In this blog, let us discover the ancient history of Ayurveda, a 5000-year-old heritage. It has been through many cycles of rising and decline through the ages. The history of Ayurveda starts with the age of Samhita. This period saw the creation of ancient Ayurvedic treatises like Brahma Samhita, Agnivesh Tantra, etc. In this period, Ayurveda grew and branched out into multiple divisions and subdivisions. It was the golden age of Ayurveda when it spread throughout the world!
In the previous blog “origin of Ayurveda”, we discovered that Brahma realized Ayurveda as an instruction manual of life for his near-perfect creation, the human beings. First, he taught it to the gods. From the divine beings, Ayurveda passed on to humanity through Sage Bhardwaj. In this blog, let us talk about the mortal tradition of Ayurveda.
Ancient Ayurveda Communities
Lord Brahma realized that the original Brahma Samhita is too complex for the human mind. Therefore, he subdivided the original Ayurveda into eight branches –
1. Kaya Chikitsa – Ayurvedic General Medicine
2. Kaumarbritya – A combination of Ayurvedic Paediatrics, Gynecology, and Obstetrics
3. Bhoot Vidya – Ayurvedic Psychiatry
4. Shalakya Tantra – (urdhvangacikitsa:-ophthalmology & ENT)
5. Shalya – Ayurvedic Surgery
6. Agad Tantra – Ayurvedic Toxicology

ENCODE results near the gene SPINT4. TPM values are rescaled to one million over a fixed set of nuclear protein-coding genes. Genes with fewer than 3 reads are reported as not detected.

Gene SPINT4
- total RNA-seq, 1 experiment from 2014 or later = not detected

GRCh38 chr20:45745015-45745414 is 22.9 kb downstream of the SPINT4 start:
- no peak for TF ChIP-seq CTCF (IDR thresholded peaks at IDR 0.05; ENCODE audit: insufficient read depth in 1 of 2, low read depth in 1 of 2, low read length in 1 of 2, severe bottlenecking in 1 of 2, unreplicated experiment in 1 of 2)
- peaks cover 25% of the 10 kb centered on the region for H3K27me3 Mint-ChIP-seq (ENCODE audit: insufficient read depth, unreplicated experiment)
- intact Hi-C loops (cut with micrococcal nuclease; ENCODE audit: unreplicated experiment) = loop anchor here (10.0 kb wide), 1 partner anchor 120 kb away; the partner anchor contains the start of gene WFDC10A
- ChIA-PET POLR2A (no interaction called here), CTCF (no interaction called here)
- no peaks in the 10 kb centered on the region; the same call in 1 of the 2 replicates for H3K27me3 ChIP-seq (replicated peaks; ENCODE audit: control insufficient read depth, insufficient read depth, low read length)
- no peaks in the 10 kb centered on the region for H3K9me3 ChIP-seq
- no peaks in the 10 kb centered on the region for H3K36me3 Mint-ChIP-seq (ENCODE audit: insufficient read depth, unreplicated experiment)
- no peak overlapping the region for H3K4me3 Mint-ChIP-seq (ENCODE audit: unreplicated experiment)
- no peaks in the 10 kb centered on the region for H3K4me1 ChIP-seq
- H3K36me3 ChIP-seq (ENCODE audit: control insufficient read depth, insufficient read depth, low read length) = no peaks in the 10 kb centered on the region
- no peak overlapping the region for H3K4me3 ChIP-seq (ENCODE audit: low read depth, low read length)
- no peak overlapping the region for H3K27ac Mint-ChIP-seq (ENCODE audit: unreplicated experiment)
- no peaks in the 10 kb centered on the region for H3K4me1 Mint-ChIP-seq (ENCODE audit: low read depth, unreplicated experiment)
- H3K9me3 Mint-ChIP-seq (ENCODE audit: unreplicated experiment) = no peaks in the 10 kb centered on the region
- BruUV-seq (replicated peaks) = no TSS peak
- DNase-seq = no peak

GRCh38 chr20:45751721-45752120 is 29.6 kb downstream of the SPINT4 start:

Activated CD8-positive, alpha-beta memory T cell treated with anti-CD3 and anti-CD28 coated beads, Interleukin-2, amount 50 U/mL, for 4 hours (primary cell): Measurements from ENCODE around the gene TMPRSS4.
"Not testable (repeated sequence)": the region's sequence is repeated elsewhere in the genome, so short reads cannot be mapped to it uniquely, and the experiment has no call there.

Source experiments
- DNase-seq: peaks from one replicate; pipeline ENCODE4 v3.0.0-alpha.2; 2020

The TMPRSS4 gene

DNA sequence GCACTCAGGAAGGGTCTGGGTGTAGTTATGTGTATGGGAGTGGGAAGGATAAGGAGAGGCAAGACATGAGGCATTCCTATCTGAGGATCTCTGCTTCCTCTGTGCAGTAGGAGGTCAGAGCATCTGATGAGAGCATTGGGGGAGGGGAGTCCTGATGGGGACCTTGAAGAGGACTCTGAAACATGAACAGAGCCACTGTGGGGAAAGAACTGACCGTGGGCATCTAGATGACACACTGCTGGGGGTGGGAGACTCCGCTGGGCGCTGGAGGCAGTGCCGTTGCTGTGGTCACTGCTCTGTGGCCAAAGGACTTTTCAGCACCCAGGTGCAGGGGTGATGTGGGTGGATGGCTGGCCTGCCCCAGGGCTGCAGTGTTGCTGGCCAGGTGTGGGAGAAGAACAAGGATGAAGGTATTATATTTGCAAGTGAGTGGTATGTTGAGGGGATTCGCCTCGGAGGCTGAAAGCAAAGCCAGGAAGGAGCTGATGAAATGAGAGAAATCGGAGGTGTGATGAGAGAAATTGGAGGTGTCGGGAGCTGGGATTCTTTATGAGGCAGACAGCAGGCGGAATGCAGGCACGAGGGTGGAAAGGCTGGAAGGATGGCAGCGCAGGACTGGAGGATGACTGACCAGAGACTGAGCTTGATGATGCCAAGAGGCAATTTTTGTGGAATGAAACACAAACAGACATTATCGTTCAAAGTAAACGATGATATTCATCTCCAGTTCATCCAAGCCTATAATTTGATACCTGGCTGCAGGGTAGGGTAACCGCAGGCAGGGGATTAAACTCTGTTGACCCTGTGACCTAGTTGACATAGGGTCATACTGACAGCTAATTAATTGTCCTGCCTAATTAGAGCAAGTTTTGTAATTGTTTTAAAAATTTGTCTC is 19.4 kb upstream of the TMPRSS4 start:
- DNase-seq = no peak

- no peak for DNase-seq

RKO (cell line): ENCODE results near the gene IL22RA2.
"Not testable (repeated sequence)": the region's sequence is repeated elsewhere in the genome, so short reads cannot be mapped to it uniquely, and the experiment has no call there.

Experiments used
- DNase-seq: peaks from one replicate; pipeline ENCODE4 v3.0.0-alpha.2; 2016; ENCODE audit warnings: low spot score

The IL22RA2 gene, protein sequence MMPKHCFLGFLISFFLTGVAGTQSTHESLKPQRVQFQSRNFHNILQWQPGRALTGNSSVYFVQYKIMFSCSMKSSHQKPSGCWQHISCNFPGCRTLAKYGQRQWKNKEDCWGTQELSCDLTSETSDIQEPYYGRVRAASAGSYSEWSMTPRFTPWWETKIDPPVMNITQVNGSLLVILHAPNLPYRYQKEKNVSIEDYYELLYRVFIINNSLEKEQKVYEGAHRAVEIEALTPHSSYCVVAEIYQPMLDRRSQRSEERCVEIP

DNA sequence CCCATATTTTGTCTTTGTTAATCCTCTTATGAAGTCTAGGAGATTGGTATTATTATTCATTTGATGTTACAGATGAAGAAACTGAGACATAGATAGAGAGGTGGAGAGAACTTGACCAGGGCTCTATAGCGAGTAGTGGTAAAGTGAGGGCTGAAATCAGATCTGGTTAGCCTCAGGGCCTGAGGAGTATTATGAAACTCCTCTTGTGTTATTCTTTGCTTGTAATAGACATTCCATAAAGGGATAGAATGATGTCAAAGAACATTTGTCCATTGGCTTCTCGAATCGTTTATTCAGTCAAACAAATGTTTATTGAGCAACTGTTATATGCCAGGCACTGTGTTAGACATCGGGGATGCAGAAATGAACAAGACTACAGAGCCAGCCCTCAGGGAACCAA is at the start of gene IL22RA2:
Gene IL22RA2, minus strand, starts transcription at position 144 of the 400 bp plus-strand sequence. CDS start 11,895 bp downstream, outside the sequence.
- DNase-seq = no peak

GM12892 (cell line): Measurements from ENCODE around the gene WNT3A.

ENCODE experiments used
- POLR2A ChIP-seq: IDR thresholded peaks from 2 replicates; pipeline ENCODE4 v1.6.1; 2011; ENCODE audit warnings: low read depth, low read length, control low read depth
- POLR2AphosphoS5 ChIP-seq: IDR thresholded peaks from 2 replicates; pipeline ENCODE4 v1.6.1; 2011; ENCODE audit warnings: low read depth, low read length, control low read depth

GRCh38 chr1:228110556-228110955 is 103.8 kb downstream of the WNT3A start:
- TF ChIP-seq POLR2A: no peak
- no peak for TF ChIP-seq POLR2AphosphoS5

7. Rasayana – Ayurvedic Rejuvenating/Regenerative and Anti-aging Therapies
8. Vajikaran – Ayurvedic reproductive and Aphrodisiac Science
As Ayurveda spread among humans, many groups with specializations in different branches of Ayurveda emerged. For example, some physician communities focused on Shalakya Tantra, while others developed expertise in toxicology. However, there emerged two major Ayurveda communities – The House of Atreya and the House of Dhanvantari.
Ayurveda is divided into eight branches. Among them, two stand out most – Kaya chikitsa (Ayurvedic general medicine) and Shalya (Ayurvedic surgery).
The House of Atreya
According to Kashyap Samhita (a Vedictreatise by Sage Kashyap), Brahma imparted the knowledge of Ayurveda to Sages Kashyap, Vashishta, Atri, and Bhrugu. This statement signifies that these sages meditated and realized the essence of Ayurveda directly from the source.
The word Atreya means – the son of Atri. Sage Atreya was the master of Ayurveda. Ancient texts pronounce him to be the highest authority in the discipline of kaya chikitsa (Ayurvedic general medicine). His word was final and unanimously accepted.
The Atreya community believed that kaya chikitsa (Ayurvedic general medicine) was superior to all other branches. Other branches are there as supportive aid to kaya chikitsa.
Master Atreya maintained that the cause of all disorders is a weakened agni that is(digestive fire). The diseases emerge only when the weak digestion is not able to burn out the disease-causing factors.
Such disorders have a generalized effect. Fuelled by a weak agni, the under-digested toxin gradually penetrates the deeper tissues and creates all kinds of diseases. Atreya argued that there can be no disorder if the digestion and dosha are in a balanced state.
Since kaya chikitsa is the best approach to treat digestive fire and general disorders, it is the dominant branch. Other branches play a supporting role when kaya chikitsa leads the line of treatment.